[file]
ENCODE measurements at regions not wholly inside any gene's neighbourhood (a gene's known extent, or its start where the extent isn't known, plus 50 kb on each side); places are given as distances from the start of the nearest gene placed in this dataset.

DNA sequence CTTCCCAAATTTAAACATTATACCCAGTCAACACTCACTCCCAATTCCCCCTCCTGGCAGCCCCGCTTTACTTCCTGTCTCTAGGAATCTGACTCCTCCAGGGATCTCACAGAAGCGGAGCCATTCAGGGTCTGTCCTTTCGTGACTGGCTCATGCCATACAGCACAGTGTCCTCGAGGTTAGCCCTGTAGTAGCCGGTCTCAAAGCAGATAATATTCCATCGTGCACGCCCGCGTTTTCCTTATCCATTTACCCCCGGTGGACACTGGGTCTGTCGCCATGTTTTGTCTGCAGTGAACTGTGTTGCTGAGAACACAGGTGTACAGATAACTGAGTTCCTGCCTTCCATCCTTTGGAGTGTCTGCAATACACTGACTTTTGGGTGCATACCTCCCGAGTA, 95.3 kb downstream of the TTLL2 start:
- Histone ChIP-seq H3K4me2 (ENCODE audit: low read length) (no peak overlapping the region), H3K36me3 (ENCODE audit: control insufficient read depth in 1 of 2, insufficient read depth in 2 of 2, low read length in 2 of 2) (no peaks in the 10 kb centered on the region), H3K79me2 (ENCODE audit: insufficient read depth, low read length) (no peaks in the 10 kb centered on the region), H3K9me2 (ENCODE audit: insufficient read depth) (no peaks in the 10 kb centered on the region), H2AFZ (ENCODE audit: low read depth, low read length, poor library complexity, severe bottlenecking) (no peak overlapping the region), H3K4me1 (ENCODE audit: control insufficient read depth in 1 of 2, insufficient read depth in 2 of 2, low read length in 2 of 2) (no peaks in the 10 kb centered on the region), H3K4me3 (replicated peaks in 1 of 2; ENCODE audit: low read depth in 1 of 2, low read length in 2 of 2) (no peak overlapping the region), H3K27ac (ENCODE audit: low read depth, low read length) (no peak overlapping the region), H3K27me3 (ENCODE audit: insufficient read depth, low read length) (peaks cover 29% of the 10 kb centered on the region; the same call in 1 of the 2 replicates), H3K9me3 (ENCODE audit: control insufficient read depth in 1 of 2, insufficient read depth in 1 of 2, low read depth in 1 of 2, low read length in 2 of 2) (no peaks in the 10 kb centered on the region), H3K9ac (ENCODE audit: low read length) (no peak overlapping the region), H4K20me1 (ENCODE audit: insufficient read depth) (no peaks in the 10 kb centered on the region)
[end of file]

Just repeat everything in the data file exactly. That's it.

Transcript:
ENCODE measurements at regions not wholly inside any gene's neighbourhood (a gene's known extent, or its start where the extent isn't known, plus 50 kb on each side); places are given as distances from the start of the nearest gene placed in this dataset.

DNA sequence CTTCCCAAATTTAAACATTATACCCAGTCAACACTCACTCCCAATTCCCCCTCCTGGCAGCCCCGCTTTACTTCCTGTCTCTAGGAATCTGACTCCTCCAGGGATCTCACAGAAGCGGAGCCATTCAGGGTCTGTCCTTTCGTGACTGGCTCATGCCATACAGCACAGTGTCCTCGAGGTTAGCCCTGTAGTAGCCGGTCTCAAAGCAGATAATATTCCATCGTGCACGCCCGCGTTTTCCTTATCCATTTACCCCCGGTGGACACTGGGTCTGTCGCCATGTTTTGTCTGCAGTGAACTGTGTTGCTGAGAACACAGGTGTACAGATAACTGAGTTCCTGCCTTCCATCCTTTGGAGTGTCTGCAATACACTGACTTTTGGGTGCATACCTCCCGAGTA, 95.3 kb downstream of the TTLL2 start:
- Histone ChIP-seq H3K4me2 (ENCODE audit: low read length) (no peak overlapping the region), H3K36me3 (ENCODE audit: control insufficient read depth in 1 of 2, insufficient read depth in 2 of 2, low read length in 2 of 2) (no peaks in the 10 kb centered on the region), H3K79me2 (ENCODE audit: insufficient read depth, low read length) (no peaks in the 10 kb centered on the region), H3K9me2 (ENCODE audit: insufficient read depth) (no peaks in the 10 kb centered on the region), H2AFZ (ENCODE audit: low read depth, low read length, poor library complexity, severe bottlenecking) (no peak overlapping the region), H3K4me1 (ENCODE audit: control insufficient read depth in 1 of 2, insufficient read depth in 2 of 2, low read length in 2 of 2) (no peaks in the 10 kb centered on the region), H3K4me3 (replicated peaks in 1 of 2; ENCODE audit: low read depth in 1 of 2, low read length in 2 of 2) (no peak overlapping the region), H3K27ac (ENCODE audit: low read depth, low read length) (no peak overlapping the region), H3K27me3 (ENCODE audit: insufficient read depth, low read length) (peaks cover 29% of the 10 kb centered on the region; the same call in 1 of the 2 replicates), H3K9me3 (ENCODE audit: control insufficient read depth in 1 of 2, insufficient read depth in 1 of 2, low read depth in 1 of 2, low read length in 2 of 2) (no peaks in the 10 kb centered on the region), H3K9ac (ENCODE audit: low read length) (no peak overlapping the region), H4K20me1 (ENCODE audit: insufficient read depth) (no peaks in the 10 kb centered on the region)